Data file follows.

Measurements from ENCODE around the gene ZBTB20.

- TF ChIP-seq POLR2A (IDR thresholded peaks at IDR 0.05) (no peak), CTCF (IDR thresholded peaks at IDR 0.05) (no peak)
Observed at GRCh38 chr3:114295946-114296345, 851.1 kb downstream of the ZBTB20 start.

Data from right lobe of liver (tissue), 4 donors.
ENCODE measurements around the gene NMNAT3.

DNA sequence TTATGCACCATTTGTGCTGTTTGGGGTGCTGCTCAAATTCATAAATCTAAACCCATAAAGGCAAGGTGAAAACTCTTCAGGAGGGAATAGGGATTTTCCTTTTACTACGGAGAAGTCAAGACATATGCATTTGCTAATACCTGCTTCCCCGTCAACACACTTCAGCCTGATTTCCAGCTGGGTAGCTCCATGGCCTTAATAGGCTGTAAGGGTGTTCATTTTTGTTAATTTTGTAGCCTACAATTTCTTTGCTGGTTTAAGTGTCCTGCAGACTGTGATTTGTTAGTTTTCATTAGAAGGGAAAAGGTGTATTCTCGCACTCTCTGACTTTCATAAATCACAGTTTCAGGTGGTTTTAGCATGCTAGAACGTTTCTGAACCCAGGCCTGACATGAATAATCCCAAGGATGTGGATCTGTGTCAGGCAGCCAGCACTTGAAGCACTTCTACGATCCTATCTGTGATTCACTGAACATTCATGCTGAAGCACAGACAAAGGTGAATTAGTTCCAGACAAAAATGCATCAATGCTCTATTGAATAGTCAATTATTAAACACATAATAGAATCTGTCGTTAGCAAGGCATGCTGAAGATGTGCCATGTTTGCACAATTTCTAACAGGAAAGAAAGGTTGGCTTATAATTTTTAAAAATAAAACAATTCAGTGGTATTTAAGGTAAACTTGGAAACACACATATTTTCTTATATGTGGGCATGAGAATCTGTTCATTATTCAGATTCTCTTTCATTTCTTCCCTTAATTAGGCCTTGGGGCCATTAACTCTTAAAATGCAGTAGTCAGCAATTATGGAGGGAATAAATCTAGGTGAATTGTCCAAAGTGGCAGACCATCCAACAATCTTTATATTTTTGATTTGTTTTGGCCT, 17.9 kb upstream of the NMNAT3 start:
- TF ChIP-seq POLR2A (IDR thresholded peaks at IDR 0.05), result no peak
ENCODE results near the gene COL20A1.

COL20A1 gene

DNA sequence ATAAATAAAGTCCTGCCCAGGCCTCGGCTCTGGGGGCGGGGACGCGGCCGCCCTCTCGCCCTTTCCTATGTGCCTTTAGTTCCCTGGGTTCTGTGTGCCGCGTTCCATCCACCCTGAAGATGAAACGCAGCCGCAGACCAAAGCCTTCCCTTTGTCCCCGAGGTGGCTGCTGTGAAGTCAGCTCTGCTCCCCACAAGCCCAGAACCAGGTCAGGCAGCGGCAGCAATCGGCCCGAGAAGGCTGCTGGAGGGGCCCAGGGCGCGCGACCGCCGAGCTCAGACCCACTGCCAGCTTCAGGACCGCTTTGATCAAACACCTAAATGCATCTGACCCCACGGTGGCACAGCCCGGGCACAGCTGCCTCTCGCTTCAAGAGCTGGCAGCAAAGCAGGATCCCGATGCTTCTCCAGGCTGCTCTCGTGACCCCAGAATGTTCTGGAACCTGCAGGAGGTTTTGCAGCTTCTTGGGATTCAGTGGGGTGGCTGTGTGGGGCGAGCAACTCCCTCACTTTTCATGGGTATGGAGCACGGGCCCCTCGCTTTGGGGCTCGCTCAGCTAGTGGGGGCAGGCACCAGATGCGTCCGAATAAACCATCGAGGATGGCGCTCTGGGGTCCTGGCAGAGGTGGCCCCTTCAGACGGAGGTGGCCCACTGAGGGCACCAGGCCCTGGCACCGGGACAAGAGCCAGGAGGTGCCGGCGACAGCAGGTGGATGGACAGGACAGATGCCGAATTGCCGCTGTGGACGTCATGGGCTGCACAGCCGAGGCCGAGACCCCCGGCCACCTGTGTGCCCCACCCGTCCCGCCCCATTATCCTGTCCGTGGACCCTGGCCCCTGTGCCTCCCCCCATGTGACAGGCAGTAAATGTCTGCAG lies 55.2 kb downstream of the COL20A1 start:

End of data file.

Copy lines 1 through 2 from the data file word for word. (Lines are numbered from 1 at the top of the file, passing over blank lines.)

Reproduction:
Measurements from ENCODE around the gene ZBTB20.

- TF ChIP-seq POLR2A (IDR thresholded peaks at IDR 0.05) (no peak), CTCF (IDR thresholded peaks at IDR 0.05) (no peak)